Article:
Could it be precisely because we cannot rely on our faces to conceal things? Could it be that it is far more difficult to conceal your nasty little quirks and idiosyncrasies and downright objectionable characteristics when there is no face to hide behind? Or do we simply become far less inhibited when the expression is fixed? Like you suffered a massive stroke or something? What happens then? Has anyone ever investigated these things I wonder? The correlations?
Here’s the thing though: You express yourself through what you do as well as what you say in the metaverse. And I think the doing bit is way more important than the bla bla bit. People that just speak and do not do much of anything else? Who wants to even know them in Second Life? And could this have anything to do with the fact that speech is not accompanied by expression when you are there? So that in the absence of facial expression, for speech to actually acquire meaning and interest it needs to go in tandem with action in the metaverse? That action itself becomes expression? Could it be then that actions really do speak louder than words after all? At least in Second Life?
So, could it then be so that the ultimate indicator of who you are is what you do? And, could it be that when doing is all that you can rely upon for self expression you really have no place to hide? Could it be that the avatar, far from being a concealer, is actually a revealer, in its absence of facial expression? …
I really think that I am onto something here you know.
Yes yes yes. I know, I know. You can build yourself a persona that has absolutely nothing to do with who you really are. Sure you can. I mean look at all those transgender avatars. I have one too, who doesn’t anyway? Or alts? And as long as you stick to public events and places you can probably conceal yourself ad infinitum. But that is a very superficial take on Second Life, hardly worthy of a hardcore Resident’s consideration even. The minute you start to do; to build, start groups, make music, rezz – whatever it is that one does around here that ends up making a Second Life even remotely meaningful, that gives it an identity, you will start being seen in action. Action that clothes your chatter in meaning, that creates a context, an expression.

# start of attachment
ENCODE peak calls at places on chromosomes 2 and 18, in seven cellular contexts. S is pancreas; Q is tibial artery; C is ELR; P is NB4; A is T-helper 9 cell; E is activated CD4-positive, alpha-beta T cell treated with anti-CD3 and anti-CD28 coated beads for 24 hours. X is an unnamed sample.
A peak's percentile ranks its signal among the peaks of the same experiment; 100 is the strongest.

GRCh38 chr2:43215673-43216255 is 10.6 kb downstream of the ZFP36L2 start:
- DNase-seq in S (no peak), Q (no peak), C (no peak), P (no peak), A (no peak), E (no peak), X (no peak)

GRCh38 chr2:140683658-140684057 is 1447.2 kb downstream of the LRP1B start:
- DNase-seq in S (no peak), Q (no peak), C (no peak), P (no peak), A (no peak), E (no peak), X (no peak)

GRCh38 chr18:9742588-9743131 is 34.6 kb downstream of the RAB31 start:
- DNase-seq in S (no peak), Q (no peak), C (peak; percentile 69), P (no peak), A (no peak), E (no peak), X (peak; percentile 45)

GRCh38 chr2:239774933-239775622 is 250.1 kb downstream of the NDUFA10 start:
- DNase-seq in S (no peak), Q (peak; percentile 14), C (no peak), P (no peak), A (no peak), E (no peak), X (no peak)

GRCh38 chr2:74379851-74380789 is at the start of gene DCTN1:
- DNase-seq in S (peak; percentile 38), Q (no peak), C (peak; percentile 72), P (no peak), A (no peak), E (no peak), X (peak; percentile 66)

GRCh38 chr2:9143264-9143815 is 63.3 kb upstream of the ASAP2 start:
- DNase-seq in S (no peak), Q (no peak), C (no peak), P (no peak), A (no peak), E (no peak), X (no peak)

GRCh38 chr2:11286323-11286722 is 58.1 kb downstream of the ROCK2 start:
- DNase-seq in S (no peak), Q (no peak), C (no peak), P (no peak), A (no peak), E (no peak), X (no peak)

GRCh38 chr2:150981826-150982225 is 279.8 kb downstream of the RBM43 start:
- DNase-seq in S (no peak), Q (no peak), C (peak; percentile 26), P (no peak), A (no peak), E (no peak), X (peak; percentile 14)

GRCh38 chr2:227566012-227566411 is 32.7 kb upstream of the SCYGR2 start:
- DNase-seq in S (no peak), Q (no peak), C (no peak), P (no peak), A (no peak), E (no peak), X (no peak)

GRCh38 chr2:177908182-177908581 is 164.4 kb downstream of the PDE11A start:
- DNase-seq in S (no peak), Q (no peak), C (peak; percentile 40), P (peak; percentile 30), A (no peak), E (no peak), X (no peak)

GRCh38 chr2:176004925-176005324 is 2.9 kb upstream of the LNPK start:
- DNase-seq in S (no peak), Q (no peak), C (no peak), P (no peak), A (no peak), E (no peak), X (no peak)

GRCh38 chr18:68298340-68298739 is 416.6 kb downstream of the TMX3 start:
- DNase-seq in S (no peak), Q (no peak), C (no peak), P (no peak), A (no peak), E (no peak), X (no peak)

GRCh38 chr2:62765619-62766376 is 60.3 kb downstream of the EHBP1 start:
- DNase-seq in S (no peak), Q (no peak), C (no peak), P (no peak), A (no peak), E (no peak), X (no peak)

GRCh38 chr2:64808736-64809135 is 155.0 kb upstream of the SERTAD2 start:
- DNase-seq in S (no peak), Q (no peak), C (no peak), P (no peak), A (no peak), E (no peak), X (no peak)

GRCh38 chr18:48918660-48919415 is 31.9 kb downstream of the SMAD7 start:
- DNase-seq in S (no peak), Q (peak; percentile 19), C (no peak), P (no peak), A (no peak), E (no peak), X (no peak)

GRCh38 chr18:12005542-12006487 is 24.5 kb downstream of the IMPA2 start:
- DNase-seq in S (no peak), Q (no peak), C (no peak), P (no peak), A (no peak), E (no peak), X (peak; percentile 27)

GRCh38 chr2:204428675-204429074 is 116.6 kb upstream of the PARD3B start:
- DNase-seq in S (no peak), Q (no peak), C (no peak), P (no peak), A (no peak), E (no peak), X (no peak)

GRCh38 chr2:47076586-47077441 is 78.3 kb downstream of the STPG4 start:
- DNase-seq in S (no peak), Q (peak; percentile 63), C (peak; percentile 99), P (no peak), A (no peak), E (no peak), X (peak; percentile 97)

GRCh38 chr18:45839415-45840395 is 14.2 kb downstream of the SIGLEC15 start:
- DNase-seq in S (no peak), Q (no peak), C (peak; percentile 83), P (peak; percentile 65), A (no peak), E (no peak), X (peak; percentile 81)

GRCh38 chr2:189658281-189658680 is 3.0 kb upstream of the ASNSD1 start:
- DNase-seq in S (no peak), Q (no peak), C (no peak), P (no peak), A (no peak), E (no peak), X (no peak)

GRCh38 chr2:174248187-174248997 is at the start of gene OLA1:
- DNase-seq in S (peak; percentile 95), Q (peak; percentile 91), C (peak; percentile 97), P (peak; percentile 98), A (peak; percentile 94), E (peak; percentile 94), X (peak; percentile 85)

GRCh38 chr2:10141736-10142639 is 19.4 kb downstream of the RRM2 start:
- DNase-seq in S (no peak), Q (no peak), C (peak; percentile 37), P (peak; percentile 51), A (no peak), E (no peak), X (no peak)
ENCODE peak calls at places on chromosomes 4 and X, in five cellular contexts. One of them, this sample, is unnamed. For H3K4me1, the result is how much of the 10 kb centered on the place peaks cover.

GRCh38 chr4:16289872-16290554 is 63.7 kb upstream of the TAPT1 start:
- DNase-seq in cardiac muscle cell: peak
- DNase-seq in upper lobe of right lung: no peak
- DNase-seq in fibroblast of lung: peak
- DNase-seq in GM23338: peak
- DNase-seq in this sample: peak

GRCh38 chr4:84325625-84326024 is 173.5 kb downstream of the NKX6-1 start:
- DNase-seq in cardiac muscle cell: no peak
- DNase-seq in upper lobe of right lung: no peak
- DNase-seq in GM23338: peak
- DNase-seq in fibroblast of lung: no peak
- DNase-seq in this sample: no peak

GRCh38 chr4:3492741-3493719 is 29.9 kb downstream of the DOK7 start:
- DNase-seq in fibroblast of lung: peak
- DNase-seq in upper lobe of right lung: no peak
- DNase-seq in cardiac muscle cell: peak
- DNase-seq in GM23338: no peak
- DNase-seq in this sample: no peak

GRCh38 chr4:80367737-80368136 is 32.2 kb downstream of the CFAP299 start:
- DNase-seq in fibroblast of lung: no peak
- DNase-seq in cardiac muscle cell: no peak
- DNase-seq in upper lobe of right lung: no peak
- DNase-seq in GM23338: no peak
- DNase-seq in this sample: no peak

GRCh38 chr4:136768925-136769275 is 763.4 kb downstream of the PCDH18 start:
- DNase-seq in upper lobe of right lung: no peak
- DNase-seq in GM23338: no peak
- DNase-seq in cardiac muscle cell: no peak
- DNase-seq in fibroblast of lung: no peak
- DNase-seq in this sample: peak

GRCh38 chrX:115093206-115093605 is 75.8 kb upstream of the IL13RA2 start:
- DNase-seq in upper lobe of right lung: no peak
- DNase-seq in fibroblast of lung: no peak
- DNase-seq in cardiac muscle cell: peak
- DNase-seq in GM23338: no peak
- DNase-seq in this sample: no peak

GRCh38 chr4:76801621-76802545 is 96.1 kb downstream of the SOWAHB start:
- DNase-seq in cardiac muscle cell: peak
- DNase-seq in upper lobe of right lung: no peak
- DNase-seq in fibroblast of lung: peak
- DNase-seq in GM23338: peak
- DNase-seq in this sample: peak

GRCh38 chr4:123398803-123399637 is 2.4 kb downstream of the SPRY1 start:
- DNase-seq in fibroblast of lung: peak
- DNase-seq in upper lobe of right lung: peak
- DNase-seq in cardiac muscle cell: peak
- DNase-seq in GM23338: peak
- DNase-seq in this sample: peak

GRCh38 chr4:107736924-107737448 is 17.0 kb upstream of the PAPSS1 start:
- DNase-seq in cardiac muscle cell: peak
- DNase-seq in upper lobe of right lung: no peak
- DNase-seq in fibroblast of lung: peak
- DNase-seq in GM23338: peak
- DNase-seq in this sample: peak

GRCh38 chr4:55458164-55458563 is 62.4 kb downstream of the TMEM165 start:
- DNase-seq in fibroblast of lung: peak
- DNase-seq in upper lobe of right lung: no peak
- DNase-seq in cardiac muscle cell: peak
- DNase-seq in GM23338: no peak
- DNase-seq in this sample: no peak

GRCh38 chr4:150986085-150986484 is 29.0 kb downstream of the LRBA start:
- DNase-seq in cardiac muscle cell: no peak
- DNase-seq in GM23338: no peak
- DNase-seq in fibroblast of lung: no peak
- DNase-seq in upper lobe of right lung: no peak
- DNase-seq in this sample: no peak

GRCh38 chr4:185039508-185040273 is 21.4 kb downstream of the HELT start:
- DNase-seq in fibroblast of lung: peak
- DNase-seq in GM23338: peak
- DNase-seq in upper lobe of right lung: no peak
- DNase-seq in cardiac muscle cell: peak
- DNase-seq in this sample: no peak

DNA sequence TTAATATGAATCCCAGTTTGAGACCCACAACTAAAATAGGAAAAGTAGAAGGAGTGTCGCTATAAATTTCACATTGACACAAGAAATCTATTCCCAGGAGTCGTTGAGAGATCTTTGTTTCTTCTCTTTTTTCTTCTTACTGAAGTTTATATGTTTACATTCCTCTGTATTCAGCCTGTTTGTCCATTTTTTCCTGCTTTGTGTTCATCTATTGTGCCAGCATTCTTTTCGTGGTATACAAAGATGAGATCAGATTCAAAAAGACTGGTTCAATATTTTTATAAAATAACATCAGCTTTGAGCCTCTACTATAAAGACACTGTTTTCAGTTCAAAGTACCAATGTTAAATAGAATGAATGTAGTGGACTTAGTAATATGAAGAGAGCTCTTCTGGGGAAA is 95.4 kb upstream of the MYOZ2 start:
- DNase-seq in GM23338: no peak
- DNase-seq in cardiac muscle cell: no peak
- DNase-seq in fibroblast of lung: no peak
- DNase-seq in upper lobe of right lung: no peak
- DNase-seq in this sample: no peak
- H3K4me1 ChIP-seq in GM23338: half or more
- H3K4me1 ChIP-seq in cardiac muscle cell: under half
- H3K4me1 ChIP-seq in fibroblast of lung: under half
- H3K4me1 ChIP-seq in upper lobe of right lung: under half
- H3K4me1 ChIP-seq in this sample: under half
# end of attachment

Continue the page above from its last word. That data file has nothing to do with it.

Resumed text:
And then you are so busted. Oh, by all means, please do continue to wear whatever your particular cloak of concealment has been… Who cares? Anyone around you who has gotten close enough to give you a serious moment’s thought will still know all of what you are all about. And what’s more, here’s the divine irony: That famous cloak you have so tightly wrapped around you will be the first thing that is giving you away – your innermost being, your fantasies, your illusions and delusions, your fears, your confusion, your very need for concealment or identification, your vanity (this one would be me, alas), your hopes, your lies, your imagination, your self perception, your level of individuation… You see, you took action when you built that avatar, that persona. It wasn’t a god given thing, you made it. You created yourself and now you stand there holding the can.
Second Life is bloody uncanny that way. It really is.